My Uber Story: They Call Her Mama

Looking at some old homes around my neighbourhood, I realised I once lived in an era of a single-car household, where we would huddle around a television the size of a modern day laptop. And when a movie scene turns into a sob fest, we would pass tissue rolls around to each other. We had no ego or shame.

It was also a time where parents pull double income to provide, thus making the ultimate sacrifice of being denied the opportunity to truly have meaningful interaction with their children in their formative years.

Even if they feel the weight of separation anxiety, they would have to commit to the arrangement of allowing their other family members or a nanny to experience the joys raising their own children.

They simply do not have the option to indulge in what is rightfully theirs because providing for the future weighs more on their thoughts. These were the basic struggles of a middle income family.

My Uber driver's story, who'd recently retired from public service, was all but too familiar to me.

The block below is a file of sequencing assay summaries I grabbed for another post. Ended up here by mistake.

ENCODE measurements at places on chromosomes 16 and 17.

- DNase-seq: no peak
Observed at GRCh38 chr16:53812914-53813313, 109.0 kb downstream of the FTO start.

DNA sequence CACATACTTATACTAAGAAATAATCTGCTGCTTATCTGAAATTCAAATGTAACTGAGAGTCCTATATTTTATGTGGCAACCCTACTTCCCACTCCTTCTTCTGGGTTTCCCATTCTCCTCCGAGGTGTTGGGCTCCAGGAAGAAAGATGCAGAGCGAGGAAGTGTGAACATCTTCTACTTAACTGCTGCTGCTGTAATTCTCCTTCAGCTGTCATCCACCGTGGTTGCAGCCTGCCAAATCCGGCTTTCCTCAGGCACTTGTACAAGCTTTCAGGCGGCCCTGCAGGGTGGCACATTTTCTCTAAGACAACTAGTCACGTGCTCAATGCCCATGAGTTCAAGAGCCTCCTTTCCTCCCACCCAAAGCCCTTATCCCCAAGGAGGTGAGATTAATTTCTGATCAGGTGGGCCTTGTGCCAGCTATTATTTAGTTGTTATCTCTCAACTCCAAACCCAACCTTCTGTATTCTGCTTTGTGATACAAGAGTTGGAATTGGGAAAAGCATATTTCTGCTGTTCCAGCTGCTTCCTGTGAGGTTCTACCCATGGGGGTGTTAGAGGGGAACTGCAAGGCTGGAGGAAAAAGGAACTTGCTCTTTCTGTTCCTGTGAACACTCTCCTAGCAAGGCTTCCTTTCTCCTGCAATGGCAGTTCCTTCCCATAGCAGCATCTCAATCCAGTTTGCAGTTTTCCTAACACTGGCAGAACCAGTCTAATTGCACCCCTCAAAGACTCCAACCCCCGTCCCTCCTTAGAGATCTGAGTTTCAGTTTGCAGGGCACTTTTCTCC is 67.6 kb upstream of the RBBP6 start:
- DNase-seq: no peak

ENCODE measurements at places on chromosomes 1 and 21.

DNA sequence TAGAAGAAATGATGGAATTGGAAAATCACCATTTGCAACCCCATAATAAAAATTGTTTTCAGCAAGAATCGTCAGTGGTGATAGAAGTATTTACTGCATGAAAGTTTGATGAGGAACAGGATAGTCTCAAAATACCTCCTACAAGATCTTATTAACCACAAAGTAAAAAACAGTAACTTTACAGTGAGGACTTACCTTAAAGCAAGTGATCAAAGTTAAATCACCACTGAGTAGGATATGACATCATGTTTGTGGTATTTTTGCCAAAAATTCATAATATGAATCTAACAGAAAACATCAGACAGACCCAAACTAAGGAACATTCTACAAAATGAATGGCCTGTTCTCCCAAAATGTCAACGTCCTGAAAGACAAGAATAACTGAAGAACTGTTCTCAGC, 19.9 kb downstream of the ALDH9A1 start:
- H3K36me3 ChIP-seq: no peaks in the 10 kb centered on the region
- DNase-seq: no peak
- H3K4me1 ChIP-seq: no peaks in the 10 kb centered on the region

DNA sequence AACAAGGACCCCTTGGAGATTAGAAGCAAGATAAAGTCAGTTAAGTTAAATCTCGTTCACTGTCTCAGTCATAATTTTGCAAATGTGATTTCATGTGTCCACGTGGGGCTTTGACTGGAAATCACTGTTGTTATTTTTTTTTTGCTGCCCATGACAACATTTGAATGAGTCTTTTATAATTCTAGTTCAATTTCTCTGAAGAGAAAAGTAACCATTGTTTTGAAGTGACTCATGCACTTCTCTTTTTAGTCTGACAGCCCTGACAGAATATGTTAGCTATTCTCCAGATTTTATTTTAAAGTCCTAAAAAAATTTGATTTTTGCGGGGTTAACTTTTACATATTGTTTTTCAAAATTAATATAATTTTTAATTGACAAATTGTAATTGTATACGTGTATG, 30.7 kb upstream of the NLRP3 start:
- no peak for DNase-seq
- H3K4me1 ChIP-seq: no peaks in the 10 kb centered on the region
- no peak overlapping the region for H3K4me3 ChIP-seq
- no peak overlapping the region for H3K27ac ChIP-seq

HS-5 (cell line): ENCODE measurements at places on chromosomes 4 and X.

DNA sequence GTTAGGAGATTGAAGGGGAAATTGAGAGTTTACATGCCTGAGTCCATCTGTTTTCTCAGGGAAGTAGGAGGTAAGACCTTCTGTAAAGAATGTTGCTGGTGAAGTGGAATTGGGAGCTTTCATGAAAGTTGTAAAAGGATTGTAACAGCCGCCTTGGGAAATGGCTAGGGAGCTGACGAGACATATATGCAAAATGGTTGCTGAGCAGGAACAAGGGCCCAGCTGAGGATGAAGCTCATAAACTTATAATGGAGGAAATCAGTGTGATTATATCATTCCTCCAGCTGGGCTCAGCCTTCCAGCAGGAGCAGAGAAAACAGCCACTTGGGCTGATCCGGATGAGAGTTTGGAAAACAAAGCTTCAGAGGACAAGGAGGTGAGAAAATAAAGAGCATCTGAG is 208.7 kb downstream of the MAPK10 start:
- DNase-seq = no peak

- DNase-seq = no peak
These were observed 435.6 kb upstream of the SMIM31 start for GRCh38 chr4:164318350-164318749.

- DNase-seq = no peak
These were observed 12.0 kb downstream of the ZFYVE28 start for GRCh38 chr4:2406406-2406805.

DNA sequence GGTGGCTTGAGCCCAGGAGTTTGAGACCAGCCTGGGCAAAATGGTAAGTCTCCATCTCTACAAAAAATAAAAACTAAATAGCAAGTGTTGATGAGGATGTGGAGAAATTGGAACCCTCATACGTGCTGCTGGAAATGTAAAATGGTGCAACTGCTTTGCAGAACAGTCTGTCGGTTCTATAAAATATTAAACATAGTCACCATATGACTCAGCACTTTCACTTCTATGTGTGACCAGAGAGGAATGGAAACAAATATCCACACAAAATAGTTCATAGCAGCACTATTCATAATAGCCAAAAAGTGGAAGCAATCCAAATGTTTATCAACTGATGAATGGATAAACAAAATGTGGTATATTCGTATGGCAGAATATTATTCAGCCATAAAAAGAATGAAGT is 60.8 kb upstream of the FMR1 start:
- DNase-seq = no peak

He had devoted all his career to serve the government and its people, while his wife also made the choice of committing to care for the sick in a town away from her husband and children.

I sat and listened, transfixed by the insight he volunteered into his life.

"My Chinese neighbour told me, don't worry I'll take care of everything for you. She would remind me yaya.. so and so needs to be picked up here from tuition, I'll send so and so here, take care of them."

As I listened, I realised that she did all the caring for his four children from when they were babies until they reach adulthood.

Curious, I asked, "Do your children still see her?"

He answered proudly, "Yes of course! Just recently she stayed at my son's house for a week to celebrate Deepavali. In fact, he brings her along for family vacations. He's brought her to Japan! She is family."

I asked, "What do your children call her?"

He said, "They call her Mama."

I nodded and said, "She has done so much for you and your family. Yes it is so important not to forget how she had helped you."

He nodded emphatically. In the most resolute tone, he said, "Yes, never forget."

Inspired by his story, I went home that day and cooked a different kind of thali.

Just a host of dishes made with Chinese flavours.

And instead of rasam, it was served with a side of herbal chicken soup - my favourite dish of all from childhood.

And yes, never forget.

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